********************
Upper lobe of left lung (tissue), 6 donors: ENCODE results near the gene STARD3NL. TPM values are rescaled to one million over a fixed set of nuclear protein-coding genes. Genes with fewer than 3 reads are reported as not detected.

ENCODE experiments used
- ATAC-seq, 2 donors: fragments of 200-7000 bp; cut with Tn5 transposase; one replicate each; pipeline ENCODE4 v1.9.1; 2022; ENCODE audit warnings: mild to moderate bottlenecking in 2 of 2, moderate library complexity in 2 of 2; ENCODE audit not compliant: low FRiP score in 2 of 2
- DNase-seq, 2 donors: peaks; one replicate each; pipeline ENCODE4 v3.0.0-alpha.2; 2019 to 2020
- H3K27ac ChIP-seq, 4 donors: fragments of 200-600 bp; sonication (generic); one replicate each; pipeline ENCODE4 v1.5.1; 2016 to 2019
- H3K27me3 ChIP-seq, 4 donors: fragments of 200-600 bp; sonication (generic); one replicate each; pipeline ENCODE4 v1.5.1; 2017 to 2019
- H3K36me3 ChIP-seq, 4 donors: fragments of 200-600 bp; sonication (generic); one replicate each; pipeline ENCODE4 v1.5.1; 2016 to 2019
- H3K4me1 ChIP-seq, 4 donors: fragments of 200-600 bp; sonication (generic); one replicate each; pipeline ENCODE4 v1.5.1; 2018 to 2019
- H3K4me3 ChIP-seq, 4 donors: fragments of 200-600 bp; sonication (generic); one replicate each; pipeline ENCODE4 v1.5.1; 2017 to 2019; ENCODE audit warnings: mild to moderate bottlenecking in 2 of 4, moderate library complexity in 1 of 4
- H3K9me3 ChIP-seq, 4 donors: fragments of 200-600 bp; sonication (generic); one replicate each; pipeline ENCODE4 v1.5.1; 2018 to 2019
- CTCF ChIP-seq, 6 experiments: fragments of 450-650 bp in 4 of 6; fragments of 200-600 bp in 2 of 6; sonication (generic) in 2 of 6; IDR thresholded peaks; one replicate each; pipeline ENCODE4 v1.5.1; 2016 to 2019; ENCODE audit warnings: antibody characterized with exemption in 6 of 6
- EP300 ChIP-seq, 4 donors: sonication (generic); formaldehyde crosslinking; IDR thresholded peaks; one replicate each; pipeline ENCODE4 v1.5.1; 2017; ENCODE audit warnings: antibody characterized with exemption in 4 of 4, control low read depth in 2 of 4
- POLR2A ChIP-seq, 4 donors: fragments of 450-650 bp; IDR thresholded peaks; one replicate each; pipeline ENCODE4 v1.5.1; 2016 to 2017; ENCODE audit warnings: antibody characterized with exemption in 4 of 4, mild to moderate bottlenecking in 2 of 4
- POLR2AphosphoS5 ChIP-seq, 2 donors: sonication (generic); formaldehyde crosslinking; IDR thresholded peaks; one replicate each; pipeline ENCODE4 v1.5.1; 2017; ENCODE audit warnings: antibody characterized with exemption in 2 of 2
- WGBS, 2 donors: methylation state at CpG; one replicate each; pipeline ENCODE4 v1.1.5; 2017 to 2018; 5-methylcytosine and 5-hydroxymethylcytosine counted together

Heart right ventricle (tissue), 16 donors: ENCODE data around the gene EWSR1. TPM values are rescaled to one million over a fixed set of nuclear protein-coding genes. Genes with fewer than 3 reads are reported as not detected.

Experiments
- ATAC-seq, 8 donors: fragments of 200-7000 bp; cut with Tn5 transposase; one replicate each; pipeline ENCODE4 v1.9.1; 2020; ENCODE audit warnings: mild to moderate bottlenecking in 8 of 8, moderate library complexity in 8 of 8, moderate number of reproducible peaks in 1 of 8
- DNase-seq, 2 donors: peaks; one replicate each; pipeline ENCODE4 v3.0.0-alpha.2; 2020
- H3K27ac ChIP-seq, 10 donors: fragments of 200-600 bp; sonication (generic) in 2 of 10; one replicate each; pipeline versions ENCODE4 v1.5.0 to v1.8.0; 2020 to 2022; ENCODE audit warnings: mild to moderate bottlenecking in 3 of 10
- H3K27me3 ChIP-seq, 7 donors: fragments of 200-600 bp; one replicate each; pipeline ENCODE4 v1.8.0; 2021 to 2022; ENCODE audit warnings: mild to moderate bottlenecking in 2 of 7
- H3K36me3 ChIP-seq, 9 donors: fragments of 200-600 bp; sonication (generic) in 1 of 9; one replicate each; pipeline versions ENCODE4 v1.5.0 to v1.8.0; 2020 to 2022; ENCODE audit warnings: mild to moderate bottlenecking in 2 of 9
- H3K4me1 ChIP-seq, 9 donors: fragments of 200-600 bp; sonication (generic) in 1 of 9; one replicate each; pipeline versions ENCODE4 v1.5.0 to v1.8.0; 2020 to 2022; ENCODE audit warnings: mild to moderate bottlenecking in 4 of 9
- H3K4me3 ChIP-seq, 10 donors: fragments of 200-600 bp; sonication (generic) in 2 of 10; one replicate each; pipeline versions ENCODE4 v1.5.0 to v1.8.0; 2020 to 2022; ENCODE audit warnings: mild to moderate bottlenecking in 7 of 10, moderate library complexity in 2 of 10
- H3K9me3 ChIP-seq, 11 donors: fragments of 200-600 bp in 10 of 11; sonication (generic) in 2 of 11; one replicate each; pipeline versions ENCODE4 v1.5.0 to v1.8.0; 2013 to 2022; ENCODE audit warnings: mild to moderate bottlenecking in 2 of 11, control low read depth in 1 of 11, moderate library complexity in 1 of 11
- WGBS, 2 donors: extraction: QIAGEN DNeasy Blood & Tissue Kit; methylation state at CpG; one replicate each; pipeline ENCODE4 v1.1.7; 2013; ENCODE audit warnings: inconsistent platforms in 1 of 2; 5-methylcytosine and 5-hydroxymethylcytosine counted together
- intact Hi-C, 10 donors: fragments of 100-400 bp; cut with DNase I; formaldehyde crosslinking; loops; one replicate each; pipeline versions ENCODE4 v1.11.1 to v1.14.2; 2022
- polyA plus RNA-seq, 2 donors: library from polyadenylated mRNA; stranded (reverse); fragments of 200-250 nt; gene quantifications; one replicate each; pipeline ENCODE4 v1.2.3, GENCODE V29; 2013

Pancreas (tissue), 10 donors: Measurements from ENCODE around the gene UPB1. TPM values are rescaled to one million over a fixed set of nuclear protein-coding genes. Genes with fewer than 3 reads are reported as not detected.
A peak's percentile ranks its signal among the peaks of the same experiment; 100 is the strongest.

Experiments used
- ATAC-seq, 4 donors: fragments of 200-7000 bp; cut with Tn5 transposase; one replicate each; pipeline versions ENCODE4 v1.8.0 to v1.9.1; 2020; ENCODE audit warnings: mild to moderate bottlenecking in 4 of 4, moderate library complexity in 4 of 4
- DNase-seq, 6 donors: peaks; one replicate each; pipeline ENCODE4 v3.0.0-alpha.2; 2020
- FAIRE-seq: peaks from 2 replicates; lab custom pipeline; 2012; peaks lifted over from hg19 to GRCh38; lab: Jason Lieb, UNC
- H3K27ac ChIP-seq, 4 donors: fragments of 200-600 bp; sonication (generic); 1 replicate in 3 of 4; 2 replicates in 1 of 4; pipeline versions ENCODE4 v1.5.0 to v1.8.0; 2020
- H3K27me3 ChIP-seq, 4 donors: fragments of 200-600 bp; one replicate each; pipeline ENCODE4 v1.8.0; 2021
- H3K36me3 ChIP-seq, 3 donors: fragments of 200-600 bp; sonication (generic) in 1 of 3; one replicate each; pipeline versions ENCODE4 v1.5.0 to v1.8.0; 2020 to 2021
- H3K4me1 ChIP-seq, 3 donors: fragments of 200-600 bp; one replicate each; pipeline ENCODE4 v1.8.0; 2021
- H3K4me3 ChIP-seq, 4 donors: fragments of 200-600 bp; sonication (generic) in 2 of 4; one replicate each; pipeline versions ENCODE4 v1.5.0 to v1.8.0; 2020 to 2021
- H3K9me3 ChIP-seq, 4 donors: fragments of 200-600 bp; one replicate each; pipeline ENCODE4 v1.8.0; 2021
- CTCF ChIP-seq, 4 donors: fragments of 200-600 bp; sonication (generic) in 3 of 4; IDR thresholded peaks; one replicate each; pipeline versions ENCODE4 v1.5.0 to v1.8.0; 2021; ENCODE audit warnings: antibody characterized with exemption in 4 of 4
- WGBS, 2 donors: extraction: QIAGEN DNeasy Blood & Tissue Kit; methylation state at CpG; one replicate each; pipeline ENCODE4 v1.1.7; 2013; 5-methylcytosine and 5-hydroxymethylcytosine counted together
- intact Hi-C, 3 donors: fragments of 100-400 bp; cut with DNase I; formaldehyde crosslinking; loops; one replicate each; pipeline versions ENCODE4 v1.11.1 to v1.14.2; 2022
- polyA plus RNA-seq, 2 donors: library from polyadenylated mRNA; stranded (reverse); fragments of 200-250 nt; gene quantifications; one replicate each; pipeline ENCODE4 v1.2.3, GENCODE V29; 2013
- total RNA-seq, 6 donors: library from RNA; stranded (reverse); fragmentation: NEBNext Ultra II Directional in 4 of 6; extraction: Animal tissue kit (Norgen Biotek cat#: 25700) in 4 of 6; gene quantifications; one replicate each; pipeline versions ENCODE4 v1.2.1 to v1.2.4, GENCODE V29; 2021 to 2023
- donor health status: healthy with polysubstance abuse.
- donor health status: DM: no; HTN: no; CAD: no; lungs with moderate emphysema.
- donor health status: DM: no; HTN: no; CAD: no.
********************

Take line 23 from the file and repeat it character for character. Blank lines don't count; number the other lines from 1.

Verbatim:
- H3K4me1 ChIP-seq, 9 donors: fragments of 200-600 bp; sonication (generic) in 1 of 9; one replicate each; pipeline versions ENCODE4 v1.5.0 to v1.8.0; 2020 to 2022; ENCODE audit warnings: mild to moderate bottlenecking in 4 of 9